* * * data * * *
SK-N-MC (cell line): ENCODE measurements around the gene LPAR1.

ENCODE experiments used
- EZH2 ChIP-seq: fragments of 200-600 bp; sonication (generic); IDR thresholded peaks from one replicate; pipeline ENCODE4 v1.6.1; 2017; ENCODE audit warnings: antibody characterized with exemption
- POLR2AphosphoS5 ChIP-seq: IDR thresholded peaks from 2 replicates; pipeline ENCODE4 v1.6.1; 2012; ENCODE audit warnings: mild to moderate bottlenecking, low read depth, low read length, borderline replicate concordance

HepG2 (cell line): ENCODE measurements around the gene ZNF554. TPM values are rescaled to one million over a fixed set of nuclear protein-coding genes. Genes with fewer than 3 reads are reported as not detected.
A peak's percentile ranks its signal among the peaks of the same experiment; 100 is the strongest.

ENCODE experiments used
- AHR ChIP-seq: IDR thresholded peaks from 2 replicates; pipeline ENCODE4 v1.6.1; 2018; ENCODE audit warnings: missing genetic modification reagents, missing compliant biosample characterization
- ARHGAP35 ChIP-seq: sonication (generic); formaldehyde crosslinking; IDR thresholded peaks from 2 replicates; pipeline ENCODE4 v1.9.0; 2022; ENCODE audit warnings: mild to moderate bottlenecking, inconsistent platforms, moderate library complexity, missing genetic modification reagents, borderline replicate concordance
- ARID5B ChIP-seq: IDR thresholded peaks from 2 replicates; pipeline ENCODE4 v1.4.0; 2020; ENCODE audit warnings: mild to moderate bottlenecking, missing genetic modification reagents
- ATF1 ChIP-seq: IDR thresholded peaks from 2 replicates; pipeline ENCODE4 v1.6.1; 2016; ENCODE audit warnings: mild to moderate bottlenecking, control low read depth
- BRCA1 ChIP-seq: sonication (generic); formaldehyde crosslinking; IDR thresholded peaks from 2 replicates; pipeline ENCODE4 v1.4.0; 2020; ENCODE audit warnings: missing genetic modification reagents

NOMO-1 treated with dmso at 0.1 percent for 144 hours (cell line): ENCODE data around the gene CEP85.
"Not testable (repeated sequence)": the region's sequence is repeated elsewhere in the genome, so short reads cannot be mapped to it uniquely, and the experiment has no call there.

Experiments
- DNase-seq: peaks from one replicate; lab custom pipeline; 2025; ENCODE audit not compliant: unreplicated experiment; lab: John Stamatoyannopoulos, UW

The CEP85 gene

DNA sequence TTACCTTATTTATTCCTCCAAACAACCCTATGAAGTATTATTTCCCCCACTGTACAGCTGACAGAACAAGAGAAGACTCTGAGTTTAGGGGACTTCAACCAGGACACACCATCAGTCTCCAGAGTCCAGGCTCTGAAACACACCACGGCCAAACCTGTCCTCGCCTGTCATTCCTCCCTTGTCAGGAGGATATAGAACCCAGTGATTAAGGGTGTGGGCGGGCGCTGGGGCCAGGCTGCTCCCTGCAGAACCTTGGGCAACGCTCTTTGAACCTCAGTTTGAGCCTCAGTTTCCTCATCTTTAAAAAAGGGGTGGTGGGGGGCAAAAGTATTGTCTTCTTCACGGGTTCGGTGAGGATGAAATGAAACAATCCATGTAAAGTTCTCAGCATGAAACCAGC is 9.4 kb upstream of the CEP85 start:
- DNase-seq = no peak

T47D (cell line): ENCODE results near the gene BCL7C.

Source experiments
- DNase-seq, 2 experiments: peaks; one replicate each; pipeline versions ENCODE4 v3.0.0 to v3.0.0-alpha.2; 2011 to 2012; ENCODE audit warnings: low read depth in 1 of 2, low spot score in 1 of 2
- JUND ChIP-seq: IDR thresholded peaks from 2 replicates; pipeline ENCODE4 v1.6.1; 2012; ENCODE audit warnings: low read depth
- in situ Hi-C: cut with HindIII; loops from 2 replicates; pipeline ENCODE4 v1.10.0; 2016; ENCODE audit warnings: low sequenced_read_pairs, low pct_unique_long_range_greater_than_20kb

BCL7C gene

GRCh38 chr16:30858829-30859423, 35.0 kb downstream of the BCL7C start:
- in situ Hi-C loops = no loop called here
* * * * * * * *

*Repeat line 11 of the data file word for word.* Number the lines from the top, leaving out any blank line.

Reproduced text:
- ATF1 ChIP-seq: IDR thresholded peaks from 2 replicates; pipeline ENCODE4 v1.6.1; 2016; ENCODE audit warnings: mild to moderate bottlenecking, control low read depth